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High-quality MacBook Air SuperDrive photos, notes on Remote Disc

post #1 of 56
Thread Starter 
As was first reported by AppleInsider last February, Apple's new MacBook Air lacks a built-in optical disc drive, meaning users will need to perform backups and software installs using two new wireless solutions or with the help of the company's new MacBook Air external Super Drive.

The $99 MacBook Air Super Drive is thin, light, and easy to tote on the go. It's slot-loading, weighing 320 g (0.71 pounds) and measuring 139 x 139 x 17 mm / 5.47 x 5.47 x 0.67 inches (L x W x H).

For those MacBook Air users who prefer to forgo the external drive, Apple has introduced two wireless solutions aimed at tackling data backups and software installs.

The first, Time Capsule, is an AirPort Extreme 802.11n Wi-Fi router with a built in "server grade" hard disk drive. It works directly with the MacBook Air, allowing owners to backup their notebook's hard disk drive wirelessly with help from Leopard's Time Machine software. Apple is offering a 500GB version for $299 and a 1TB version for $499, both of which are due to begin shipping next month.

To tackle software installs, Apple also introduced a software-based feature dubbed Remote Disc which will allow MacBook Air users to perform software installs wirelessly using a nearby Mac's optical disc drive.

Users simply install the Remote Disc software on a nearby Mac that contains an optical disc drive, insert into that Mac the optical disc containing the software to be installed on the MacBook Air, then select Remote Disc from the Finder's Devices menu on the MacBook Air.

"[Then] click on the computer you enabled, and then double-click to open the software DVD," Apple says. "Now proceed with the installation just as if you had a built-in optical drive."

MacBook Air SuperDrive


MacBook Air SuperDrive


MacBook Air SuperDrive


MacBook Air SuperDrive


MacBook Air SuperDrive


MacBook Air SuperDrive
post #2 of 56
Remote disc is a very cool feature. Another great innovation from Apple.
post #3 of 56
Does Remote Disk support booting from CD's?
post #4 of 56
Quote:
Originally Posted by amac4me View Post

Remote disc is a very cool feature. Another great innovation from Apple.

It's funny how that feature has been around since AppleTalk in the early 1990s.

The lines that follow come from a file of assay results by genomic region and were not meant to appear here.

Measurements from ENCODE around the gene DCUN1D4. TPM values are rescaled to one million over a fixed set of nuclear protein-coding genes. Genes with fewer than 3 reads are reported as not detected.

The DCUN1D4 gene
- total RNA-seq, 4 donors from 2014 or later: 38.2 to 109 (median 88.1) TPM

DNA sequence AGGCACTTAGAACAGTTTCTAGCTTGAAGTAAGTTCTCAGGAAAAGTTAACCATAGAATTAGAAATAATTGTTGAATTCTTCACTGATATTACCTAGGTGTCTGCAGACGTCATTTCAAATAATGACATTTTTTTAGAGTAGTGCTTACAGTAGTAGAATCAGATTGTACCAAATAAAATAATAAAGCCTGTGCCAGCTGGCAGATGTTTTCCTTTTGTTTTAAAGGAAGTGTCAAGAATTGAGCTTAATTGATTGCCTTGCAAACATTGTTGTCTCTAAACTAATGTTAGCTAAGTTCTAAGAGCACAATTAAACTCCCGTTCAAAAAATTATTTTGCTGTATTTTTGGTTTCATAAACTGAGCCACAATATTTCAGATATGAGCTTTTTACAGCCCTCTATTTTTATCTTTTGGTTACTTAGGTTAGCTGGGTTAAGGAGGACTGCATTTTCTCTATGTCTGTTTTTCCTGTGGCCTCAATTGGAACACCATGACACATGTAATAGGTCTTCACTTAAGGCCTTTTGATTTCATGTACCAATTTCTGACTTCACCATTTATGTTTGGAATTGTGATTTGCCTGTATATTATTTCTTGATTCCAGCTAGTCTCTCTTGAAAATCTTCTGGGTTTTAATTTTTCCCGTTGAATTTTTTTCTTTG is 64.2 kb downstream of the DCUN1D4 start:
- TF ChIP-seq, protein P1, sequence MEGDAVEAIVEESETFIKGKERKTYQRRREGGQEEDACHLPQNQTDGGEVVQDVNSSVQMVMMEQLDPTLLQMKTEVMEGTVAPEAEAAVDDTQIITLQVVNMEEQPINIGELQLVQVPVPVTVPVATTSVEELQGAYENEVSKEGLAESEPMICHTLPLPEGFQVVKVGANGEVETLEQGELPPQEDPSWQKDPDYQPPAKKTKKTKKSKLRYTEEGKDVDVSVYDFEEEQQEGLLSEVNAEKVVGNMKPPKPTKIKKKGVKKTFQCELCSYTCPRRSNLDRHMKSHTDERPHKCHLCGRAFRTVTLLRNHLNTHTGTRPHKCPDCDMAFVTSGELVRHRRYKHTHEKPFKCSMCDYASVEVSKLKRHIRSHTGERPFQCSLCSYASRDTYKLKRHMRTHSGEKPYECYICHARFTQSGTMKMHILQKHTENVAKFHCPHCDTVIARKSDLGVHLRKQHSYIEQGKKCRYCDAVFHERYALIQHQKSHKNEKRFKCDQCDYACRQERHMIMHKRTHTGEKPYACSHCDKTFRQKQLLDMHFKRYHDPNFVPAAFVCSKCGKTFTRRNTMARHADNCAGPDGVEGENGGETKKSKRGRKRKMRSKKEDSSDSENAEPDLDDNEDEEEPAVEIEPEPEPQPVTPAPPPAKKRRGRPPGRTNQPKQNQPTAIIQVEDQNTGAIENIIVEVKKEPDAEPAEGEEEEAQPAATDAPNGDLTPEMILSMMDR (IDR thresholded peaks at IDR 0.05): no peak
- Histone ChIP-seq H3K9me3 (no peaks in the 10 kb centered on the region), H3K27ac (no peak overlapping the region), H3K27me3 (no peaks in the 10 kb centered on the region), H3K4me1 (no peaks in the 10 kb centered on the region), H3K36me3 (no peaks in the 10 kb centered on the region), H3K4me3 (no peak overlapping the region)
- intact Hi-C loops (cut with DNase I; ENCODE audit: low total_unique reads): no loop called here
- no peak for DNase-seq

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Fragmentation is not just something we have to acknowledge and accept. Fragmentation is something that we deal with every day, and we must accept it as a fact of the iPhone platform experience.

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post #5 of 56
Darwin 9.1.2? My Macbook (Early 2006) only has 9.1.0
post #6 of 56
I love that Remote Disc feature.... I think it's a very innovative idea they put together with the most simplicity.

Those pics look great and the separately purchased drive is still fairly compact.

What I would like to know, is how do you re-install Mac OS-X. I know it supports as it was mentioned it did, but how is it implemented...
post #7 of 56
What about Migration Assistant? Doesn't seem like this will be able to be used, since there's no FireWire port on the MacBook Air.
post #8 of 56
Quote:
Originally Posted by scotty321 View Post

What about Migration Assistant? Doesn't seem like this will be able to be used, since there's no FireWire port on the MacBook Air.

...or use Final Cut Express 4 for much (even though you can get it pre-installed on the MacBook Air via a BTO option).

Despite all of the frustrating things about this laptop, the lack of Firewire is the most annoying to me.
post #9 of 56
I was most struck by the hand and ring.
post #10 of 56
Quote:
Originally Posted by AppleInsider View Post

The first, Time Capsule, is an AirPort Extreme 802.11n Wi-Fi router with a built in "server grade" hard disk drive. It works directly with the MacBook Air, allowing owners to backup their notebook's hard disk drive wirelessly with help from Leopard's Time Machine software. Apple is offering a 500GB version for $299 and a 1TB version for $499, both of which are due to begin shipping next month.

If it really has an ES grade hard drive, then it's actually quite a bargain. Not the "markup hell" that some people are rushing to judge it to be. Even if it wasn't an ES drive, it's not a bad deal.

Quote:
"[Then] click on the computer you enabled, and then double-click to open the software DVD," Apple says. "Now proceed with the installation just as if you had a built-in optical drive."

Like someone mentioned, I hope they've made it so that it can boot from a remote drive. I wouldn't expect to need it that often, but I don't want to go to the Apple store to do it.
post #11 of 56
The new laptop just doesn't seem worth its price the more and more I found out about it.

Oh well, I know I'll it see it in a classroom near me soon.

I'd rather have the MBP...but that's just me.

=]
post #12 of 56
Toast Titanium has had a remote burning feature for years.

Quote:
Originally Posted by scotty321 View Post

What about Migration Assistant? Doesn't seem like this will be able to be used, since there's no FireWire port on the MacBook Air.

I recall reading that Migration Assistant will work over your wireless network with the MBA.
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post #13 of 56
The Superdrive certainly adds a lot of acreage to the air's footprint, doesn't it? I'm not sure the size of the air+superdrive makes it worth buying over a Macbook Pro, since I use my optical drive every day.